Labeling Beef

Here’s why grass-fed is your best bet

By Tessa Marguerite Outland
March 2021

The “grass-fed beef” label may inspire scenes of happy cows roaming across open pastures while grazing on lush green grasses. But with complicated food labeling and misuse of definitions, that may not always be the truth.

SunFed Ranch was co-founded by ranchers Chris Donati and Matt Byrne. Based in Woodland, SunFed Ranch produces hormone-free, grass-fed beef on multiple ranches across Northern California.

Byrne points out some labels on beef are misleading, so it’s important to trust the brand and understand what the labels mean. Labels may indicate the product is organic, but what does that mean for the life and health of the animal?

“Organic versus all-natural, choice versus select, grass-fed and pasture-raised are just some of the terms you may stumble upon when choosing your beef,” Byrne says.

How can consumers be certain that juicy burger on their plate came from a purely grass-fed cow?

The proof is in the label. Food labeling is complicated and beef is no exception. In 2016, the U.S. Department of Agriculture revoked its definition of grass-fed standards for livestock and meat marketing. In a notice in the Federal Register, the USDA acknowledged the confusion, announcing its grass-fed label “does not facilitate the marketing of agricultural products in a manner that is useful to stakeholders or consumers.”

And yet, the USDA still regulates the labeling process for grass-fed beef products. Labels with animal-raising claims are required to be submitted with specific documentation to support all claims. According to the USDA, documentation typically needed to support the claims of “grass fed,” “raised without antibiotics” or “raised without the use of hormones” include:

“A written description explaining the controls used for ensuring that the raising claim is valid from birth to harvest; a signed and dated document describing how the animals are raised … to support that the specific claim made is truthful and not misleading; a written description of the product tracing and segregation mechanism from time of slaughter or further processing through packaging and wholesale or retail distribution; and a written description for the identification, control, and segregation of non-conforming animals/product.”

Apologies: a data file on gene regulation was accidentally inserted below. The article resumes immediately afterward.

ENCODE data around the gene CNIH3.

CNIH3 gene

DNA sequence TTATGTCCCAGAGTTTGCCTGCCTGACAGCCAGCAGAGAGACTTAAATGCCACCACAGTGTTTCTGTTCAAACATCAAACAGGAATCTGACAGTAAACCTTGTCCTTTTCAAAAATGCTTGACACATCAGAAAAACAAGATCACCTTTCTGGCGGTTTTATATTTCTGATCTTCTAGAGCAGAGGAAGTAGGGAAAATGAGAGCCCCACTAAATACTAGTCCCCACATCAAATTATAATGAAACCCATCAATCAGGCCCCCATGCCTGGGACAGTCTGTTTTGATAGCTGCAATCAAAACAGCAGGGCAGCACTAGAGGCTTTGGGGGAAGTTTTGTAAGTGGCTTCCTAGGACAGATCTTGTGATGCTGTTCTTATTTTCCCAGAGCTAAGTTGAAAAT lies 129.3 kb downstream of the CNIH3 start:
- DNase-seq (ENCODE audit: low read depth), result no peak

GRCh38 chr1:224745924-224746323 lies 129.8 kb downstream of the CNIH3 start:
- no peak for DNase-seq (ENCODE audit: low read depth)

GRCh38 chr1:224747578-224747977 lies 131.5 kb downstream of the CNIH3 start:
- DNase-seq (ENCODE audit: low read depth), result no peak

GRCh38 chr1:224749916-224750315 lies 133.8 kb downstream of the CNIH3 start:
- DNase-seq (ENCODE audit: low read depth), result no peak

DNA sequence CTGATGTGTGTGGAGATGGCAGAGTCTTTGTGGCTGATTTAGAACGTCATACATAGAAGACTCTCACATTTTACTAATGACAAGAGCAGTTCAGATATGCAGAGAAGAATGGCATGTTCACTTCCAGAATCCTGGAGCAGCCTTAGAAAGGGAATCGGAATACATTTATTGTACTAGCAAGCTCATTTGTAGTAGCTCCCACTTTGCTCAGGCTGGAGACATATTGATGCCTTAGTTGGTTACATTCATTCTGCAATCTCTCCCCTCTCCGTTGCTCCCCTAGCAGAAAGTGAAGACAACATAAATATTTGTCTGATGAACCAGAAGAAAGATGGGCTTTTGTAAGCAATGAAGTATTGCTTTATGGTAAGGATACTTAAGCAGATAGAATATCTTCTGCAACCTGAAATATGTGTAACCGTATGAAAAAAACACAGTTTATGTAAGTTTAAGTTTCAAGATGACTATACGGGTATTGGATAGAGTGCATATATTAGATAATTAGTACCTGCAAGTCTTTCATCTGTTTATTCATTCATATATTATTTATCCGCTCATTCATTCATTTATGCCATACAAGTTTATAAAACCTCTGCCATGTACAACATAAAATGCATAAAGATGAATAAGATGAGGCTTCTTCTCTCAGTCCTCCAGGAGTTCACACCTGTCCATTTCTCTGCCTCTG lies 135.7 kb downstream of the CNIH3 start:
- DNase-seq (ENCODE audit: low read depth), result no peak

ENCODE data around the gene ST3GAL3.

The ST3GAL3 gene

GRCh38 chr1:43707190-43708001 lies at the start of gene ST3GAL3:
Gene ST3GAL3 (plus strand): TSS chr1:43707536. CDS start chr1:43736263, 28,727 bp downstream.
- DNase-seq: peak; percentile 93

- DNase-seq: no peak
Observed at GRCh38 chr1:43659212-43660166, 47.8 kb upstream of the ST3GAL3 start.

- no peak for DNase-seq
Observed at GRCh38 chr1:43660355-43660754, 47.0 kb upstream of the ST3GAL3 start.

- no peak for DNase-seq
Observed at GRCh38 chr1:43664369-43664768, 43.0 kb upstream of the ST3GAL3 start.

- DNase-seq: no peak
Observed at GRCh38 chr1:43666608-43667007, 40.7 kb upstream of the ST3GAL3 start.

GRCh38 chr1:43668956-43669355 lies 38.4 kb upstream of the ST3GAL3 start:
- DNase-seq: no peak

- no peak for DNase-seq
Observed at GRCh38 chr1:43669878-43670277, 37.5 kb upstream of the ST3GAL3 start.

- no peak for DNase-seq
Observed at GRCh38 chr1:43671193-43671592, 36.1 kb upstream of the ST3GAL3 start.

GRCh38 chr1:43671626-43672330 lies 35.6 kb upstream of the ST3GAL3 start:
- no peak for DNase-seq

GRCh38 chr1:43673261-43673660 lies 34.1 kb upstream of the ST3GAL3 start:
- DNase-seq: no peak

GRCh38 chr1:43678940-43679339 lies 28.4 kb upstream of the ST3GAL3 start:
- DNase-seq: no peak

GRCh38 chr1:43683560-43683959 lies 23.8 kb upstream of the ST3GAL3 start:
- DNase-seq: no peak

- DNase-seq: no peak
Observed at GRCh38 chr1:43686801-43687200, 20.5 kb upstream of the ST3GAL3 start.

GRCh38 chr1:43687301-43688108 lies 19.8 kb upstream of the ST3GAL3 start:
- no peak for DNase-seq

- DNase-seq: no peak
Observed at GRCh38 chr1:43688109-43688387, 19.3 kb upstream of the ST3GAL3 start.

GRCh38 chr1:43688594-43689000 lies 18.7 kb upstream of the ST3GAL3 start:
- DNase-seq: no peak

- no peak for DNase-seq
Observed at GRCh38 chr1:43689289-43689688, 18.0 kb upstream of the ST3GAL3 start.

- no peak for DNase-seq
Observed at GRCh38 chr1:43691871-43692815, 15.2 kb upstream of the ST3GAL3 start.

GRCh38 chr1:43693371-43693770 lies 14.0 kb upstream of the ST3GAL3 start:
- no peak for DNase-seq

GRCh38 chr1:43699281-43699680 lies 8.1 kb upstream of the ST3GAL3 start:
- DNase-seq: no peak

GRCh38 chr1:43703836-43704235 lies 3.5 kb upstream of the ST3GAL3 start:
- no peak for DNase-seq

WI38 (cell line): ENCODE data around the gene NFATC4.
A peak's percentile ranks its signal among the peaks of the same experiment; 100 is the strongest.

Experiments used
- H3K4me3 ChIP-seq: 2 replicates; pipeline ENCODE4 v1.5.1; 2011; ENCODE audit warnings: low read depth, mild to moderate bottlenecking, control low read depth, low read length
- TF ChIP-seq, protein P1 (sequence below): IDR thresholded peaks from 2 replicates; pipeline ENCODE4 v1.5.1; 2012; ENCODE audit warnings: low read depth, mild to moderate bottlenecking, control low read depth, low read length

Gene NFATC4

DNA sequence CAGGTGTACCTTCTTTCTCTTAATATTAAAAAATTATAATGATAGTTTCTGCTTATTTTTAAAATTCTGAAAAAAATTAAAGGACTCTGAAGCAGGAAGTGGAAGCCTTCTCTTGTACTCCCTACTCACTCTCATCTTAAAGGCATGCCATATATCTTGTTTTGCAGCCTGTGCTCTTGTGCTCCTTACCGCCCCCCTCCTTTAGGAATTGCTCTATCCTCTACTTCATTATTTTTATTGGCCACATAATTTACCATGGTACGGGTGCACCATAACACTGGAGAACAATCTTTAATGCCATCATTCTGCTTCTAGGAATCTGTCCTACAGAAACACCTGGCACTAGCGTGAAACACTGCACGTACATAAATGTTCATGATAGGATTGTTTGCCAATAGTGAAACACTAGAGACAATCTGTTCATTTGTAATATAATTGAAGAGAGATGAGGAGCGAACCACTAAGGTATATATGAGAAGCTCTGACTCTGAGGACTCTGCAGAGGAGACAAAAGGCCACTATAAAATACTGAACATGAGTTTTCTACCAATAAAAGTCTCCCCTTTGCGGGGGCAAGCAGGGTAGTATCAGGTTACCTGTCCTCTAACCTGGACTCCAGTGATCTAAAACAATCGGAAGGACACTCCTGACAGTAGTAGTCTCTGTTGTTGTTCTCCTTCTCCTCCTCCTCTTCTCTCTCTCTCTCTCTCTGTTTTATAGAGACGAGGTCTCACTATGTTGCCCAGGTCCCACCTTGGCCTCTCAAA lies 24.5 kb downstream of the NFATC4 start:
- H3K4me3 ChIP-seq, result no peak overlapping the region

The American Grassfed Association works with legislators and the USDA to establish farm policy that supports American grass-fed producers and family farms. To qualify for certification with AGA, cattle must meet certain standards: 100-percent grass-fed diet from birth until harvest, raised in a pasture without confinement, no hormones or antibiotics, and a family farm origin in America. AGA-certified producers are inspected at least every 15 months by independent third parties to ensure compliance.

So it’s not a simple process, but labels that read “100-Percent Grass Fed & Finished” are most likely from the happiest and healthiest cows.

There is a downside, however.

The time it takes to raise grass-fed cattle is quite a bit longer than conventional beef. This contributes more methane to the atmosphere and fuels global warming. Typical American cattle finish a 16- to 20-month life on a feedlot, where they get fattened on corn and other grains and routine doses of antibiotics and synthetic hormones to speed the process, according to food reporter Deena Shanker at Bloomberg. Grass-fed cattle like those from SunFed Ranch don’t get help from grains, antibiotics or added hormones. They need approximately 24 months to reach market weight, Donati says.

Many farmers who raise chickens, pigs and cows for meat inject their animals with antibiotics to treat and prevent illnesses. The overuse of antibiotics in animals can contribute to the development and spread of drug-resistant bacteria in humans, Byrne says. This is a potential risk to public health.

“At SunFed Ranch, we believe that grass-fed beef production that uses regenerative and holistic grazing methods is good for human health and the environment,” Byrne says.

Whether it’s “100-Percent Grass Fed & Finished” or any other sticker, it’s important to understand the definition behind the label to make a happy and healthy decision.

Tessa Marguerite Outland can be reached at Follow us on Facebook, Twitter and Instagram: @insidesacramento.

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